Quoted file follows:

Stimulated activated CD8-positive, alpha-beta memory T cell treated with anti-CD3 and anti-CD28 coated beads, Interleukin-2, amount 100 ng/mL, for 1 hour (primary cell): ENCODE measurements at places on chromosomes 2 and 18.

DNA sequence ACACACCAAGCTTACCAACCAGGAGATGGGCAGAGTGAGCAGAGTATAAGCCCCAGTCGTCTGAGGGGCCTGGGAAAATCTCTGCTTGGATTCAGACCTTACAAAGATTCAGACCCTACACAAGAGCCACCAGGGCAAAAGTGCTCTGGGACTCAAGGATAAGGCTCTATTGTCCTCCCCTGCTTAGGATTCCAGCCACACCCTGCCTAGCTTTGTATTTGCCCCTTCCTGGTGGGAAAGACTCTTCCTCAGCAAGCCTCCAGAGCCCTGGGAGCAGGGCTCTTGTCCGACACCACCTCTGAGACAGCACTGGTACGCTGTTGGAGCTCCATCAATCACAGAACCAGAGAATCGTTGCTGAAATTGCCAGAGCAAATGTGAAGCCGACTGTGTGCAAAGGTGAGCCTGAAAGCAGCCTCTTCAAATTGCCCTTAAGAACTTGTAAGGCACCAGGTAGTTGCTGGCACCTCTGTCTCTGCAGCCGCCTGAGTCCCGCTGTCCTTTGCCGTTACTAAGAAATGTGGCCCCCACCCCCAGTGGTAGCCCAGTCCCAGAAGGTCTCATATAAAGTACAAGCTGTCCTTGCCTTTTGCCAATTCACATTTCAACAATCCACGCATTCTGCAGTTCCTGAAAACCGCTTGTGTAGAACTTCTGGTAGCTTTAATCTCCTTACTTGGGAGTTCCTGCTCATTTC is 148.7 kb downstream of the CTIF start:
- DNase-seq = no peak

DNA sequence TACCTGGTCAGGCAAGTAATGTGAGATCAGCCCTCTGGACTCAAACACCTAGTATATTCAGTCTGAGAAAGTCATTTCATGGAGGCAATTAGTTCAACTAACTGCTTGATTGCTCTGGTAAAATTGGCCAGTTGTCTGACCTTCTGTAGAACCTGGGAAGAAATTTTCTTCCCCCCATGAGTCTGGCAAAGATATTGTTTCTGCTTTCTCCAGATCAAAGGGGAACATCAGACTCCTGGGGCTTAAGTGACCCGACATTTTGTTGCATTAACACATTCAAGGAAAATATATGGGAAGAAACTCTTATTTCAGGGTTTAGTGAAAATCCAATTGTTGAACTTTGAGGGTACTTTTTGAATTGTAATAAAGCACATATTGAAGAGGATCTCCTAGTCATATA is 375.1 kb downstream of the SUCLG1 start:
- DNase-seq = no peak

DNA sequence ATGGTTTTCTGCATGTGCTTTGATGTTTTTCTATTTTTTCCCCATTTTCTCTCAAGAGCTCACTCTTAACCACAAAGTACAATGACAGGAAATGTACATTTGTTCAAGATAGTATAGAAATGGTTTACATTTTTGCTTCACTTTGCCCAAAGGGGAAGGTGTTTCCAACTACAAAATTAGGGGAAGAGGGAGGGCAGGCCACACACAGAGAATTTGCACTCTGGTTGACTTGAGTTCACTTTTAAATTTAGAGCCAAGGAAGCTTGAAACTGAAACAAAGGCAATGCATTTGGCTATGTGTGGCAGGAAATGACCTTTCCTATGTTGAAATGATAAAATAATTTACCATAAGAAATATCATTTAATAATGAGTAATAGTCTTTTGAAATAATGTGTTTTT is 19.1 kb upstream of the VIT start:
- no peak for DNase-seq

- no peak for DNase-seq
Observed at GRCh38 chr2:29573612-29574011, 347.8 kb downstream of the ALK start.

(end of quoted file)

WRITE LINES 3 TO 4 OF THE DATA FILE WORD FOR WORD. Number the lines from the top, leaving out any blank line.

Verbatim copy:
- DNase-seq = no peak

DNA sequence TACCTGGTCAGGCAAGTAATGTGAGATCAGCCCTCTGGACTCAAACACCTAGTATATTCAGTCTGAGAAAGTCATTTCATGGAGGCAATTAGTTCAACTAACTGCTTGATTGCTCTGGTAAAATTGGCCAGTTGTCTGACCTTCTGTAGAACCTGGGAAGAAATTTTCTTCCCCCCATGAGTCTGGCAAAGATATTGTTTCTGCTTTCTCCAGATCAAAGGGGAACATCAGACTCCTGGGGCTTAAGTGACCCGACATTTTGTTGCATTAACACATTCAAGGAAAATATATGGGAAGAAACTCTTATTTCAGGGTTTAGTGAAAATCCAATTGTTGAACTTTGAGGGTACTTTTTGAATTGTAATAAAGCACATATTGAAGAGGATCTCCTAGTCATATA is 375.1 kb downstream of the SUCLG1 start: